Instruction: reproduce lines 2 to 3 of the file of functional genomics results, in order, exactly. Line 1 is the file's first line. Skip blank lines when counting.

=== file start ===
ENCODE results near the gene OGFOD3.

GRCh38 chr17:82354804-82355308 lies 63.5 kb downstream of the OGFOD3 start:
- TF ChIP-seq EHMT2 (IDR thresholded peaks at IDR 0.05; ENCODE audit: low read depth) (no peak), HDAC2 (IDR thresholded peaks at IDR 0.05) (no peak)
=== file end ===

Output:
GRCh38 chr17:82354804-82355308 lies 63.5 kb downstream of the OGFOD3 start:
- TF ChIP-seq EHMT2 (IDR thresholded peaks at IDR 0.05; ENCODE audit: low read depth) (no peak), HDAC2 (IDR thresholded peaks at IDR 0.05) (no peak)